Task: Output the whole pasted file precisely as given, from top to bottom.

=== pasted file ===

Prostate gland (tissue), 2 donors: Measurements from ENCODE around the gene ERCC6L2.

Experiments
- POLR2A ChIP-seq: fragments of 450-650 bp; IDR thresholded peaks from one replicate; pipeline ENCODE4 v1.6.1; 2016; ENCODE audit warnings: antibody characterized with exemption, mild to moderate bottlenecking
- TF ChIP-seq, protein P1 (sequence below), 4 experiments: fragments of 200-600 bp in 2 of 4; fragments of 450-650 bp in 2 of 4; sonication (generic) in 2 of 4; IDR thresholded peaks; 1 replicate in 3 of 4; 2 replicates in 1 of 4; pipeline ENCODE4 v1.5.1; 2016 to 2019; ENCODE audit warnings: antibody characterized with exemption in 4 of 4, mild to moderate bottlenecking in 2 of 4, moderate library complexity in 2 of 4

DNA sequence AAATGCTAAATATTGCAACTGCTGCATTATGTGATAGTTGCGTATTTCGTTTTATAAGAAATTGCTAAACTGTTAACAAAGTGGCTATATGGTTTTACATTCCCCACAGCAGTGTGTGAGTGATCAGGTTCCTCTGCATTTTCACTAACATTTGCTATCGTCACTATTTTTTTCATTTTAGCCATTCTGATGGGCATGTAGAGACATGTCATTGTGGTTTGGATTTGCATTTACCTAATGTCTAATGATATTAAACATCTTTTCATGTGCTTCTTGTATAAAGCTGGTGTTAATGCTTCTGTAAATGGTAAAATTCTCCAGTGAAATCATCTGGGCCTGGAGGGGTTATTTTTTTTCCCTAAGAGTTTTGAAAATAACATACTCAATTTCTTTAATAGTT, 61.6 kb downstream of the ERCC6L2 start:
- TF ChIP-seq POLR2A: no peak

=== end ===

Prostate gland (tissue), 2 donors: Measurements from ENCODE around the gene ERCC6L2.

Experiments
- POLR2A ChIP-seq: fragments of 450-650 bp; IDR thresholded peaks from one replicate; pipeline ENCODE4 v1.6.1; 2016; ENCODE audit warnings: antibody characterized with exemption, mild to moderate bottlenecking
- TF ChIP-seq, protein P1 (sequence below), 4 experiments: fragments of 200-600 bp in 2 of 4; fragments of 450-650 bp in 2 of 4; sonication (generic) in 2 of 4; IDR thresholded peaks; 1 replicate in 3 of 4; 2 replicates in 1 of 4; pipeline ENCODE4 v1.5.1; 2016 to 2019; ENCODE audit warnings: antibody characterized with exemption in 4 of 4, mild to moderate bottlenecking in 2 of 4, moderate library complexity in 2 of 4

DNA sequence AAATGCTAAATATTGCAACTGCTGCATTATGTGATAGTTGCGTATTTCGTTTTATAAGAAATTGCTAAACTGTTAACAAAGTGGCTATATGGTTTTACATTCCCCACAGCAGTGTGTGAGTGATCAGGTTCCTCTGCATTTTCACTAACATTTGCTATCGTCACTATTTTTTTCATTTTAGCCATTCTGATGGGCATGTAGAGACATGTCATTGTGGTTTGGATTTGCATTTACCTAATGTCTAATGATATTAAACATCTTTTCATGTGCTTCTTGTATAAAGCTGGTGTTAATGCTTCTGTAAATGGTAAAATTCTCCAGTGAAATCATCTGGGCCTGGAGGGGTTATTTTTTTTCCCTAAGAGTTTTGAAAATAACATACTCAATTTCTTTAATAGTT, 61.6 kb downstream of the ERCC6L2 start:
- TF ChIP-seq POLR2A: no peak